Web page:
Toronto February 18th—Canada’s independent grocers, who account for close to $13 billion in sales, 6,900 stores across the country and employ an estimated 93,000 Canadians, are calling for protesters to end the rail blockade now, and as part of that process, that First Ministers convene a conference immediately with representatives of the First nations and the Hereditary Chiefs.
According to Gary Sands, Senior Vice President of the Canadian Federation of Independent Grocers (CFIG), our federation believes this kind of process is critical so that “we deal not only with the issue confronting us today, but that we find long-term solutions to avoid similar disruptions in the future.”
CFIG warns that the continued rail blockade, if not soon ended, will result in food shortages. According to Sands, “some of our retail members have already reported shortages, and others, including our manufacturing partners in the food industry, who in some areas, depend on rail for a high percentage of their supply, are expecting shortages very soon.”
Independent grocers are the lifeblood of a myriad of communities across Canada, particularly in rural Canada where large chains do not serve smaller communities. Independent grocers in Canada operate on margins of about 1 to 1.5% (lower than most other business sectors) and compete in an overly consolidated landscape that is dominated by large chains. The impact of a prolonged rail blockade will have a significantly deeper impact on those small- and medium-sized independent grocers than in many other industries.
Canada’s independent grocers also live in the communities that they serve, they buy local, support local initiatives and activities and hire local. But there is no doubt there will be shortages on grocery shelves, potential increased prices, reduced investment and potential layoffs in those same communities.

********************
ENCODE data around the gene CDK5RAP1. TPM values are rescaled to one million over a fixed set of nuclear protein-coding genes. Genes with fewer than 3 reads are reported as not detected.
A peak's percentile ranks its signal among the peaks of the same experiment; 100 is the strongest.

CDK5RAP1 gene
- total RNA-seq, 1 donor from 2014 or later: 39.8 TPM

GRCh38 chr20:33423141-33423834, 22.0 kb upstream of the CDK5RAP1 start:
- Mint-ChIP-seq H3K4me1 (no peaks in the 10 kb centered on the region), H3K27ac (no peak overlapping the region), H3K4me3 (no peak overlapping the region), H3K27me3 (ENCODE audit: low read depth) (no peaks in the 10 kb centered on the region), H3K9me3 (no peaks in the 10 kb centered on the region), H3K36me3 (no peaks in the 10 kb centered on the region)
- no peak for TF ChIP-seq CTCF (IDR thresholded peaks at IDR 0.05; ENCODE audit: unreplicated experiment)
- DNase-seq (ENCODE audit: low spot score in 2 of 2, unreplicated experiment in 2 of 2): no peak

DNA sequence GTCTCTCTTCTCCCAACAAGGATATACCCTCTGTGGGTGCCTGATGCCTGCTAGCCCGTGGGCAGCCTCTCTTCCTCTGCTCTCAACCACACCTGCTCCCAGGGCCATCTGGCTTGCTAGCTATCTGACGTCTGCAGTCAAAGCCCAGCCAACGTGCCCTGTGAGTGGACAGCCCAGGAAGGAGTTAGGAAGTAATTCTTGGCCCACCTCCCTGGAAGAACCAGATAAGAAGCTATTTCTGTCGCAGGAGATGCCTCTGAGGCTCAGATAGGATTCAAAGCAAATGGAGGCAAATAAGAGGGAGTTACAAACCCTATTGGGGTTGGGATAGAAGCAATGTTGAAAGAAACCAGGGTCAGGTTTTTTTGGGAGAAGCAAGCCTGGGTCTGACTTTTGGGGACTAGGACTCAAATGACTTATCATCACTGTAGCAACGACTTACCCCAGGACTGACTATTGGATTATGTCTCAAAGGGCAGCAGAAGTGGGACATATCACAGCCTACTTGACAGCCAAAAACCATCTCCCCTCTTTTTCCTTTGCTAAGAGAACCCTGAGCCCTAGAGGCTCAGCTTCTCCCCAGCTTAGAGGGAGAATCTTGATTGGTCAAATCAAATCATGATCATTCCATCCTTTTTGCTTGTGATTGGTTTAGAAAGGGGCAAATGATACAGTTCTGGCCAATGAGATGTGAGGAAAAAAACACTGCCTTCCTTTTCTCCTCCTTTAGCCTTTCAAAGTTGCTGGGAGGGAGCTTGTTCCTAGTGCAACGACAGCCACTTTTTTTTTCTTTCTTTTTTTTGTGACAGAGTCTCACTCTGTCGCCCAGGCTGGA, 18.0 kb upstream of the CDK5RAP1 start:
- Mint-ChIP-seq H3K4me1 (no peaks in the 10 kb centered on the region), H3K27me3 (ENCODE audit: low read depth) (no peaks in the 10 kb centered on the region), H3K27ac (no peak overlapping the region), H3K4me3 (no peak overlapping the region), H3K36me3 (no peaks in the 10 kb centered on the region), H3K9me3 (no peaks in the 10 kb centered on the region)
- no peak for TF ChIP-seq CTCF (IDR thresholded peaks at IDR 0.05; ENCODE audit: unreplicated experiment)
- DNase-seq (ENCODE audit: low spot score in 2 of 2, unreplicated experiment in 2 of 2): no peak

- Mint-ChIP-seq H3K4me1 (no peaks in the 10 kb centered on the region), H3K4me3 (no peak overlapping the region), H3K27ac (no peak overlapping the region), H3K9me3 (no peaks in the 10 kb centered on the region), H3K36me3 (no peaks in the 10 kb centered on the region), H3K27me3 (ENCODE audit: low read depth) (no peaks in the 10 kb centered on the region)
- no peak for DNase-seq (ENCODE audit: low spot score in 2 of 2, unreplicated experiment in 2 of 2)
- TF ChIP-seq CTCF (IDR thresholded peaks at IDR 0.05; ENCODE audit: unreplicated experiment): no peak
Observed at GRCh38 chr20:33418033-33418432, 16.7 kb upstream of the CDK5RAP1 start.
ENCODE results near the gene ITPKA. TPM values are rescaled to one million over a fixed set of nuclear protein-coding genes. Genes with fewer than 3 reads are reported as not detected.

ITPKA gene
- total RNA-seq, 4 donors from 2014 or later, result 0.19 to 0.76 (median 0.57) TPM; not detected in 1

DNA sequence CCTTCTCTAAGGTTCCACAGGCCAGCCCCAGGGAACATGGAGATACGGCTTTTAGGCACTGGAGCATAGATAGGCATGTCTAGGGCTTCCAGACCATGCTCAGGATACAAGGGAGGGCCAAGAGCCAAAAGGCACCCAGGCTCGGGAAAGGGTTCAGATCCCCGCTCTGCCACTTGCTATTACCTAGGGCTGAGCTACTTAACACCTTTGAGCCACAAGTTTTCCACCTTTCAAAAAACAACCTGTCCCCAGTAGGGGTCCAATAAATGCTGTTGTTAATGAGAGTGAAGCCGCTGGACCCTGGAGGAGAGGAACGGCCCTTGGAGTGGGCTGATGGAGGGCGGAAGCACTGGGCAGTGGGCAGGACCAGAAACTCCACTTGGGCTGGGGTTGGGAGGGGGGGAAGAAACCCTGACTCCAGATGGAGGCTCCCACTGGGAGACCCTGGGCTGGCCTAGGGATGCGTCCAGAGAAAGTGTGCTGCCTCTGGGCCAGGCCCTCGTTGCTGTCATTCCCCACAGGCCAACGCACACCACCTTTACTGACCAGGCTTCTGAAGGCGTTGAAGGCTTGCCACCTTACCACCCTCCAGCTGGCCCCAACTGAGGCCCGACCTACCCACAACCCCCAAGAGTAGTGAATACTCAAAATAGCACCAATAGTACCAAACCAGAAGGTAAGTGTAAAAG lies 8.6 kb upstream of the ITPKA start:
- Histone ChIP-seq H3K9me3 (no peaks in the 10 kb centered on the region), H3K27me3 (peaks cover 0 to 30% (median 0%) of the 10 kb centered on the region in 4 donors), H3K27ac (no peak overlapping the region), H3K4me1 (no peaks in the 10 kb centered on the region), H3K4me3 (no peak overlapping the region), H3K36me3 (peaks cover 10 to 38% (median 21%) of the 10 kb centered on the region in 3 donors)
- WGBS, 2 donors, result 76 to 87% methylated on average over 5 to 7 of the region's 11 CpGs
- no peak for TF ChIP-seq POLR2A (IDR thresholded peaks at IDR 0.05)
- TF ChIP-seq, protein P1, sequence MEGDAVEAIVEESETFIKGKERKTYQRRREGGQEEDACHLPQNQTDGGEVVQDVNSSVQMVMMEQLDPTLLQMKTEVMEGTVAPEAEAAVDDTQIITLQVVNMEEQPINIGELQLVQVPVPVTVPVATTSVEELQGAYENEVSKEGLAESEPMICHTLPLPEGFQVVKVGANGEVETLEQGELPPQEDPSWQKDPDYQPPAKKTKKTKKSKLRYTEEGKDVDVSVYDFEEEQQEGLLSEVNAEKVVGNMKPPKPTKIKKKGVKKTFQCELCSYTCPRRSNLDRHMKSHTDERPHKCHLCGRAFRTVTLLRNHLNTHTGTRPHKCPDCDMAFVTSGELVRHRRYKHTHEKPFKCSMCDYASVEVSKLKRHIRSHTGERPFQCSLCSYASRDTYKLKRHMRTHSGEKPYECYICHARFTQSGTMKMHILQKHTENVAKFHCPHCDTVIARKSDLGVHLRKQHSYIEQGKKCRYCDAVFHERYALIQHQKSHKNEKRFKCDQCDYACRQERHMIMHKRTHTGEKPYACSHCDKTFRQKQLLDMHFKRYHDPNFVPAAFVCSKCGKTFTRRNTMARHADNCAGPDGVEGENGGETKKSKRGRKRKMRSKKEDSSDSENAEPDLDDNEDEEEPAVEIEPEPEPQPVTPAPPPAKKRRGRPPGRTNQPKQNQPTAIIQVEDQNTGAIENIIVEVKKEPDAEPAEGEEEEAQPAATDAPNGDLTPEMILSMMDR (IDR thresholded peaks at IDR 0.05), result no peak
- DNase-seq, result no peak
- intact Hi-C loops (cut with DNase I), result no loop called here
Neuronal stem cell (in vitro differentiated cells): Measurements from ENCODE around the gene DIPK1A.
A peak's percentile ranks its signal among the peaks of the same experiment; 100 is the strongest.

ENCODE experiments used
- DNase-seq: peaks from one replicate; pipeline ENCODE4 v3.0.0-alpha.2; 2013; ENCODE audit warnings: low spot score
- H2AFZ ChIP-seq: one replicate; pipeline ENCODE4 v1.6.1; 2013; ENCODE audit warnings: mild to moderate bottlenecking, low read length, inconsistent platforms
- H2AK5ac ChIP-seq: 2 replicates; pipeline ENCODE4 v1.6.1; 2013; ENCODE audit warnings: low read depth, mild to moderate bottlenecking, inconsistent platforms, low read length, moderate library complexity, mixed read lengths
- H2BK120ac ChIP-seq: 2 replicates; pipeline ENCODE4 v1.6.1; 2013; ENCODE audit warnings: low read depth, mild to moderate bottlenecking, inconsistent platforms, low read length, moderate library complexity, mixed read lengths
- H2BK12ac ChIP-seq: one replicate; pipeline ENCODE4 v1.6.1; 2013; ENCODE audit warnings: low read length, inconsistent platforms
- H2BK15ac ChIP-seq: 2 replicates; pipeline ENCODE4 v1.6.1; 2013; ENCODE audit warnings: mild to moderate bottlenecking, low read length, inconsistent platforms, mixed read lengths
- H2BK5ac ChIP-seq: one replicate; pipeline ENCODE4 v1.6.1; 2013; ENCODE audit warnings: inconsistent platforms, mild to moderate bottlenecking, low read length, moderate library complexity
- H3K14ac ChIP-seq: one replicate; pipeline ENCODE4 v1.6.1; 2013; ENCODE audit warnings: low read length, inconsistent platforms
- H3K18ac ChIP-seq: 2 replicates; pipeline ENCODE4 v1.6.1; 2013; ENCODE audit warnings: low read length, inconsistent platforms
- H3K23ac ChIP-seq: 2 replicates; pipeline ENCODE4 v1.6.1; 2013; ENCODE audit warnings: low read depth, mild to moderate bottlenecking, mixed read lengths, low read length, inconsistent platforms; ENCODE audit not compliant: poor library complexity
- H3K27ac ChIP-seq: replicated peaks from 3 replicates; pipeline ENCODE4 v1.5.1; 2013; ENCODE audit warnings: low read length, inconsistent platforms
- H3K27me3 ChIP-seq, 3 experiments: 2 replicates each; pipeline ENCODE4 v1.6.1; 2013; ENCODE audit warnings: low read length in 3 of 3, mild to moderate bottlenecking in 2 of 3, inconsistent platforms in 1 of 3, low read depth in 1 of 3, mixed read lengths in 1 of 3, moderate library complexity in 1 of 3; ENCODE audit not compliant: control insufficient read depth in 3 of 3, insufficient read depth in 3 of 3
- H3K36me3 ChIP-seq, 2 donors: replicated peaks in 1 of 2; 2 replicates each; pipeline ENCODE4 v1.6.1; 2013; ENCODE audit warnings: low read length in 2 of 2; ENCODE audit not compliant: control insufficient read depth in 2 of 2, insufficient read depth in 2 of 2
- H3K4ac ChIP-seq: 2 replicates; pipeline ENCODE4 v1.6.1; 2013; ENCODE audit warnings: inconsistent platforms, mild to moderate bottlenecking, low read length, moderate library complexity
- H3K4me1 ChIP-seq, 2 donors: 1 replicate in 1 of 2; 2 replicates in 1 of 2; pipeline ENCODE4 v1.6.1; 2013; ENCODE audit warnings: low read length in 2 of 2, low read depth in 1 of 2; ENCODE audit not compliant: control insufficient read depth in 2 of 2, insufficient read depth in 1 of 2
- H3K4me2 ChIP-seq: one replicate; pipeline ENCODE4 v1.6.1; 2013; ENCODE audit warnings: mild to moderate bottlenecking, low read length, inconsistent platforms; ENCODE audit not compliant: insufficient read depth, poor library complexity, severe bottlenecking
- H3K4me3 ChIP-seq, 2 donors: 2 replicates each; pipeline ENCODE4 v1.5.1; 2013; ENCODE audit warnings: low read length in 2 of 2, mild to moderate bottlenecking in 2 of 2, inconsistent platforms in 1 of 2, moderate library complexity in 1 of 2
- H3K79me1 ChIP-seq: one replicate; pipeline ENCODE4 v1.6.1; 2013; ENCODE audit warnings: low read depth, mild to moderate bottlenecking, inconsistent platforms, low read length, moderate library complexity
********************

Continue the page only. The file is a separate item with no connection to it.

A small- and medium-sized independent grocer does not have the same access to corporate resources and support as a chain store, that would allow them to better withstand the economic impact of a prolonged rail blockade. So while CFIG recognizes the challenges that the Federal and Provincial governments, along with what the police face in trying to peacefully resolve this issue, the long term impact on Canada’s independent grocery sector, manufacturers in the food industry and the communities they represent, cannot be overstated.
We would urge all governments, both Federal and Provincial, to look at implementing a reduced fixed term federal and provincial business tax, and other compensatory measures, for small- and medium-sized businesses that can provide some relief for the disruption and inevitable losses that has been the result.
About The Canadian Federation of Independent Grocers
The Canadian Federation of Independent Grocers (CFIG) is a non-profit trade association founded in 1962, which continues to be a collaborative community, equipping and enabling independent, franchised and specialty grocers for sustainable success. CFIG is the strong and united voice for the independent grocery retailers to Industry and Government across Canada. CFIG also provides programs that support operational excellence while fostering solid relationships among retailers, distributors and suppliers. For more information on The Canadian Federation of Independent Grocers, visit www.cfig.ca.
Contact: Gary Sands, Sr VP,
Canadian Federation of Independent Grocers